High School Rape Victim Spends Two Years in Court Fighting Ouster From Squad

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"SISD had no duty to promote H.S.'s message by allowing her to cheer or not cheer as she saw fit," the decision continued. "H.S. was at the basketball game for the purpose of cheering, a position she undertook voluntarily."

'Perfect Love Casts Out Fear:' Teen Vows to Continue Exhausting Legal Battle

H.S. has vowed to continue to fight the school and the district in court despite the numerous rulings and decisions against her.

"There are too many big issues here" to give up, Watts said. "She shouldn't be obligated to cheer for her rapist."

Jennifer Marsh, director of the National Sexual Assault Hotline for the Rape Abuse & Incest National Network , or RAINN, said they couldn't comment on specific cases, but that it's not uncommon for there to be a "reversal of roles" after a sexual assault in which the onus is on the victim.

"I think in the cases of athletes, particularly star athletes, we've seen that play again and again from all levels, from high school to professionals," Marsh said. "I think the victims in those cases have even more of an uphill battle."

Hunt declined to comment on specific charges H.S. made against school officials, including that she was told to stay away from her attacker. School officials, he said, acted appropriately in expelling Bolton after he was indicted.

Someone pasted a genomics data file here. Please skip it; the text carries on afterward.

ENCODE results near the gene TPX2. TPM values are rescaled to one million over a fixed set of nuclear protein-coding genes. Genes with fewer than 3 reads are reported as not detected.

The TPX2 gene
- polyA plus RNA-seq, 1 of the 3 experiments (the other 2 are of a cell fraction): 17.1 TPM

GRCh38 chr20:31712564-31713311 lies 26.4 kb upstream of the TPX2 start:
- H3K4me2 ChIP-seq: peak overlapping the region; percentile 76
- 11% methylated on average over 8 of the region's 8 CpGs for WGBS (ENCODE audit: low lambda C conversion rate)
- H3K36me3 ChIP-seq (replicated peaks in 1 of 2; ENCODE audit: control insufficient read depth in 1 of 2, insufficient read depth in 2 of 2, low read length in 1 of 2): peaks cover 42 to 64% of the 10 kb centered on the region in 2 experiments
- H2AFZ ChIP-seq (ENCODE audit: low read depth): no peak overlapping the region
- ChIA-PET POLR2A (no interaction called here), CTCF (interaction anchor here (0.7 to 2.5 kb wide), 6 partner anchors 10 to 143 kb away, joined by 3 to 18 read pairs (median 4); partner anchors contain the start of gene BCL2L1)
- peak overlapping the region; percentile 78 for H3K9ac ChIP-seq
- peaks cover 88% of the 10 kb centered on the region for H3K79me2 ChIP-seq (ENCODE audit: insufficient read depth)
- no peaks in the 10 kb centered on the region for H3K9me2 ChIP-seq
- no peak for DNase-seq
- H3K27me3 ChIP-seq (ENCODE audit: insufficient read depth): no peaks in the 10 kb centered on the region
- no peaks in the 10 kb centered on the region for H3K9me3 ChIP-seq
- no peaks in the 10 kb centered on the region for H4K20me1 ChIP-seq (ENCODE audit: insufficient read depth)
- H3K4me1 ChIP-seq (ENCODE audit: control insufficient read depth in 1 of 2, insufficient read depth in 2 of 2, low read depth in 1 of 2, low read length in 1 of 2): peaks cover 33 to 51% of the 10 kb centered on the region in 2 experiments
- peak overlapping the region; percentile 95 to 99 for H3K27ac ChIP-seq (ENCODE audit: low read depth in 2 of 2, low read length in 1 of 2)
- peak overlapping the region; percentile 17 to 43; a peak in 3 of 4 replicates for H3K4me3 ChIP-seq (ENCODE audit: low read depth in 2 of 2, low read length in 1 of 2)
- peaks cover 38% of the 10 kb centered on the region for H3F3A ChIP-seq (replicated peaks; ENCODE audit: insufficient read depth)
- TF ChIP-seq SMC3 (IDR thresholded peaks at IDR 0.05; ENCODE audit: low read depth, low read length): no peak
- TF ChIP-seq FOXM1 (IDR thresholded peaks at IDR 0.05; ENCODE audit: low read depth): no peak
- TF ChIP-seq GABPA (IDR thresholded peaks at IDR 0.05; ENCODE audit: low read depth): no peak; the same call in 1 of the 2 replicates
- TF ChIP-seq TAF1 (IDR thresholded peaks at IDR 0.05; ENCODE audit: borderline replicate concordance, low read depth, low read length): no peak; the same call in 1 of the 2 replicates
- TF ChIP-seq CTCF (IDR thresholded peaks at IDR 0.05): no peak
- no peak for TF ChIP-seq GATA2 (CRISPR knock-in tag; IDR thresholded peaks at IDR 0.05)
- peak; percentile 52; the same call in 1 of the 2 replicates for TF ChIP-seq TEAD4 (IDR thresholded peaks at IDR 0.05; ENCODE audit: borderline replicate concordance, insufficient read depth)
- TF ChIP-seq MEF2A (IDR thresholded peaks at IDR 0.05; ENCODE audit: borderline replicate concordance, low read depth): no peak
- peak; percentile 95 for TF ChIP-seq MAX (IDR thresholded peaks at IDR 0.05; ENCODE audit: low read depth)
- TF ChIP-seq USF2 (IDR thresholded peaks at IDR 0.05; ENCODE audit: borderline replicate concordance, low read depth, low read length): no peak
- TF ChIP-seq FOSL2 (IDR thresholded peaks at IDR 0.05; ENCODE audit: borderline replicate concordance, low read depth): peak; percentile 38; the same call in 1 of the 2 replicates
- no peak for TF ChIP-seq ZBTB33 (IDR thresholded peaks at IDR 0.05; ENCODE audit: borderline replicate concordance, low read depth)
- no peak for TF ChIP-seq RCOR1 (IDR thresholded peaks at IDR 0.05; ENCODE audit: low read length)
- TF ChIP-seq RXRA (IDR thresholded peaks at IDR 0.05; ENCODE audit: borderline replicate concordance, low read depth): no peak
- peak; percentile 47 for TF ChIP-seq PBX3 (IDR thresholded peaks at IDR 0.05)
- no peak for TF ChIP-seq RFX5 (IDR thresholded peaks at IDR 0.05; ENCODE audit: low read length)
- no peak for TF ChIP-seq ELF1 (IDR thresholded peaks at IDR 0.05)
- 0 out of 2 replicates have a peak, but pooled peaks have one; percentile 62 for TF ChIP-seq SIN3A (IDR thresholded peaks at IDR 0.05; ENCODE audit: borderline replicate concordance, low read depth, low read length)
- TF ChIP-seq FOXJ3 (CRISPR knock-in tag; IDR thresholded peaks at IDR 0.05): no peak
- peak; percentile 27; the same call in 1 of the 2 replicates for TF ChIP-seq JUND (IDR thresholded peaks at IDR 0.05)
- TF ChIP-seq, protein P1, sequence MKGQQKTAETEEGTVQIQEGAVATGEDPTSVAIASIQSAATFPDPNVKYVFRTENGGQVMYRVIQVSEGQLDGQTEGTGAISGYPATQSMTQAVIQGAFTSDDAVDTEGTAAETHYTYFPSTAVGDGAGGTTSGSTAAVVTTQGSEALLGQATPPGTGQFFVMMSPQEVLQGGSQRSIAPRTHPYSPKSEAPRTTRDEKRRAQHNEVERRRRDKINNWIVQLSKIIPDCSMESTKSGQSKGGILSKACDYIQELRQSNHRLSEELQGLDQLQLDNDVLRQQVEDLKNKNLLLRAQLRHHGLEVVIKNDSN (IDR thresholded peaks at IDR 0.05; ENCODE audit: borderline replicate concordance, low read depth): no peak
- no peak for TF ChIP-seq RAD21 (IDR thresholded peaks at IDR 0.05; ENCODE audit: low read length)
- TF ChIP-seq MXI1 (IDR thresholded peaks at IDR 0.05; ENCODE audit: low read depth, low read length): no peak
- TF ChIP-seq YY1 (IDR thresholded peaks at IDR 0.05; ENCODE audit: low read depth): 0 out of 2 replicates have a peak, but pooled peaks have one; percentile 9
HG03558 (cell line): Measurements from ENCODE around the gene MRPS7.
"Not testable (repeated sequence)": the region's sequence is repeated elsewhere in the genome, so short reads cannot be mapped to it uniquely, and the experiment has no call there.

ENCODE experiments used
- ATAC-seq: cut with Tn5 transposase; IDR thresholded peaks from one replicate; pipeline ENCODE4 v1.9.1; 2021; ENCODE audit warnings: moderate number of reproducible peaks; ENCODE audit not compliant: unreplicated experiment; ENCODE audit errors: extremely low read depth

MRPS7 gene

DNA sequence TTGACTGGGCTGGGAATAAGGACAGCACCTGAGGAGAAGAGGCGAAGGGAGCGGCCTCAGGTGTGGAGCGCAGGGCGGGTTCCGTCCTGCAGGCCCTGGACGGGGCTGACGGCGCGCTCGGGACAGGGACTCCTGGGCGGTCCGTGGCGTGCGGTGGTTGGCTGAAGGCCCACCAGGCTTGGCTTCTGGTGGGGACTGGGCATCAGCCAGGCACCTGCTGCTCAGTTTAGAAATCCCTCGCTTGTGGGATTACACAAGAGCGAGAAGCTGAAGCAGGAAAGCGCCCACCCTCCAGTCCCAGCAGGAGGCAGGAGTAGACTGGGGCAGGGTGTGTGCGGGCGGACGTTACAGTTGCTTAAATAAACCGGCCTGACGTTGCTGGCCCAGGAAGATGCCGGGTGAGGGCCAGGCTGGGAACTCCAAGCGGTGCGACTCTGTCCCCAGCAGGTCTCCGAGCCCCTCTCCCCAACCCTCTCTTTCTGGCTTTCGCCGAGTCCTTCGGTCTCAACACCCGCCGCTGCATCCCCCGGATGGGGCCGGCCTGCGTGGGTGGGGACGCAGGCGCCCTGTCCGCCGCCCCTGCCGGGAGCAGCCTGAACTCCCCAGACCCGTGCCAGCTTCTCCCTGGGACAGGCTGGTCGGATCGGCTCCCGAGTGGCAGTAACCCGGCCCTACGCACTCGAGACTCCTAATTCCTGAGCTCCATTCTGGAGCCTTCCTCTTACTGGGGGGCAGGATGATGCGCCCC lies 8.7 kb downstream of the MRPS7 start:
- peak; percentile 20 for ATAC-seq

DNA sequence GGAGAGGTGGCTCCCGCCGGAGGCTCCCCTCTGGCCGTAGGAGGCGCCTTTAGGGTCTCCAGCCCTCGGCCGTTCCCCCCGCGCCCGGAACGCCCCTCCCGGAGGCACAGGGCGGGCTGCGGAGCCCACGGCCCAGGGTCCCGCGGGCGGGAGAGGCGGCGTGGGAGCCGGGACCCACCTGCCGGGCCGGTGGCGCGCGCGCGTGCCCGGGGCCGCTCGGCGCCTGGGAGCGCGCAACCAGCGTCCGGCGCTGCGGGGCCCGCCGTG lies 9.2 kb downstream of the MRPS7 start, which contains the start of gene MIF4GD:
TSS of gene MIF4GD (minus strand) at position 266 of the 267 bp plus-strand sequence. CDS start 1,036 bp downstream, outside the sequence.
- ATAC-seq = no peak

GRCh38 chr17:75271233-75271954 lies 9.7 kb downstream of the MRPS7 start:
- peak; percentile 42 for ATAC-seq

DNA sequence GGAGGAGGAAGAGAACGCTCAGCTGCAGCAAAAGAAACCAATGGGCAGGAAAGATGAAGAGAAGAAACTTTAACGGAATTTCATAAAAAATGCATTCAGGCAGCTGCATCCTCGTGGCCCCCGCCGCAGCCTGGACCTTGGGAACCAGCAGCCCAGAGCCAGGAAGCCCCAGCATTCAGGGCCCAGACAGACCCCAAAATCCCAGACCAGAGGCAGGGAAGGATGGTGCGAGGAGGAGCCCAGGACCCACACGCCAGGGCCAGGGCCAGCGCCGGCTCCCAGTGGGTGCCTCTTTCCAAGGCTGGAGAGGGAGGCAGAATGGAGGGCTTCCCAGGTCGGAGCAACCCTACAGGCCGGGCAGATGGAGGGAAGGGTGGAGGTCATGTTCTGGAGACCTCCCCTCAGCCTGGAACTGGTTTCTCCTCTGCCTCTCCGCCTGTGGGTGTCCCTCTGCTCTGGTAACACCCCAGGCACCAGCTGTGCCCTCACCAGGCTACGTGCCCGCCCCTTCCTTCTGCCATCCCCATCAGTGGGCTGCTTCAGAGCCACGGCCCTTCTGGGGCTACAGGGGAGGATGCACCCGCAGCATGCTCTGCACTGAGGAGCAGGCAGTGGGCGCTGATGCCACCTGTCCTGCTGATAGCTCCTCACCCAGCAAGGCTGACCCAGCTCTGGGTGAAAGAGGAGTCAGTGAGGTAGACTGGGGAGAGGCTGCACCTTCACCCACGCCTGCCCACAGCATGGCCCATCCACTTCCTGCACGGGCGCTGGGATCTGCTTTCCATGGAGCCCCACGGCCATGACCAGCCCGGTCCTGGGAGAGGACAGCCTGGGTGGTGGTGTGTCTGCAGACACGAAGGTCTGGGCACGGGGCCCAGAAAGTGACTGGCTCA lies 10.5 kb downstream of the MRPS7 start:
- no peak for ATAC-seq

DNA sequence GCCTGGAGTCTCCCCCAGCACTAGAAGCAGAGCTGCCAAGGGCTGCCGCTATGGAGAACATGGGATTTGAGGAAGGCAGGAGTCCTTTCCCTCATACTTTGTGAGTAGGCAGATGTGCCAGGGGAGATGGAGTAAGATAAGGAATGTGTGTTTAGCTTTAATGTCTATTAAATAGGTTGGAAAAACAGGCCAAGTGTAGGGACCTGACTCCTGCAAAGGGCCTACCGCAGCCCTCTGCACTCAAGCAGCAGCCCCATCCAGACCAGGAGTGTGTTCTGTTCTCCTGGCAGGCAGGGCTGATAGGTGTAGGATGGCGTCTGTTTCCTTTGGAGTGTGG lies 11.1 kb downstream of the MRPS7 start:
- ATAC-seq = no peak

Watts said his next step will be to file a petition in the Fifth Circuit Court of Appeals for a re-plea. Also caught up in appeals is a lower court's ruling that, in dismissing her lawsuit, H.S.' parents must pay the defendants upwards of $45,000 in legal costs.

"It is not easy, I can tell you that," H.S. said of her decision to not give up. "It's probably going to be one of the hardest things me and my family have gone through."

After H.S. was kicked off the cheerleading team, school officials relented and allowed her to try out again after the indictments against Bolton and Rountree.

Rountree's case, according to KFDM, is still pending.

H.S. said she tried out again -- and made the team -- in honor of her therapist who helped her so much after the rape. That therapist, who died of breast cancer that summer, had encouraged H.S. to continue with all the activities she had enjoyed before the assault in an effort to reclaim her life.

But her slipping grades eventually forced her off the team for good before she graduated in May. Though H.S. denied it, Craig said he believes his daughter, a one-time honors student, let her grades slip to give herself an out while still saving face.

"It took a toll on her I believe," Craig said. "We really were wondering whether she'd graduate."

H.S. is now working and has plans to start college next semester, working toward her goal of becoming a forensic scientist. It's a profession she'd always been interested in, she said, but the events of the last two years combined with the delay in the processing of her rape kit have strengthened her resolve.

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